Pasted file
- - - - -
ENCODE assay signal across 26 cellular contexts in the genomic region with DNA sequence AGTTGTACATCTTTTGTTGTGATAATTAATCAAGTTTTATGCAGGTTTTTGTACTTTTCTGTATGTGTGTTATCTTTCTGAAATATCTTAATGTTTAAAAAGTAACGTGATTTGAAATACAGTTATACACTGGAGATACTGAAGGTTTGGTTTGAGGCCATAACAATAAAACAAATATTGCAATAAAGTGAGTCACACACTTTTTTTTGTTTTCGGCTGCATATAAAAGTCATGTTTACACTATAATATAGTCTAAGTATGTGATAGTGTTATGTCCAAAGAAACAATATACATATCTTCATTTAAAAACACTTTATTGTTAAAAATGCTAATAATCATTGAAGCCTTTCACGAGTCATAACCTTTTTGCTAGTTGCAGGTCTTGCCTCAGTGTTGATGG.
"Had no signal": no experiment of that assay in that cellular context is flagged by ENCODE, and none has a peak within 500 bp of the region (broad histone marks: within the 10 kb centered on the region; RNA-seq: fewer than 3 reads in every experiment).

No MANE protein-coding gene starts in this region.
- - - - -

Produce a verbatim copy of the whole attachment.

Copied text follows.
ENCODE assay signal across 26 cellular contexts in the genomic region with DNA sequence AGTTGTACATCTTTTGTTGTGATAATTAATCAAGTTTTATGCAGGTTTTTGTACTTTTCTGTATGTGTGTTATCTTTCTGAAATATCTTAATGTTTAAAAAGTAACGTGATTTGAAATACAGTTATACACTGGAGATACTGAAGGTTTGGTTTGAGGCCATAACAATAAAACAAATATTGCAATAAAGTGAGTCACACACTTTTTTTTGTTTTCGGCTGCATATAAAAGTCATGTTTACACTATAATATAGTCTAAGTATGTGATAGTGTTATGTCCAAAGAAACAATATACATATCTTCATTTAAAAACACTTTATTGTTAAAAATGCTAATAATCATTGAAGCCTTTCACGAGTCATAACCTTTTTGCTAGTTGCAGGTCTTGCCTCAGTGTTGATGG.
"Had no signal": no experiment of that assay in that cellular context is flagged by ENCODE, and none has a peak within 500 bp of the region (broad histone marks: within the 10 kb centered on the region; RNA-seq: fewer than 3 reads in every experiment).

No MANE protein-coding gene starts in this region.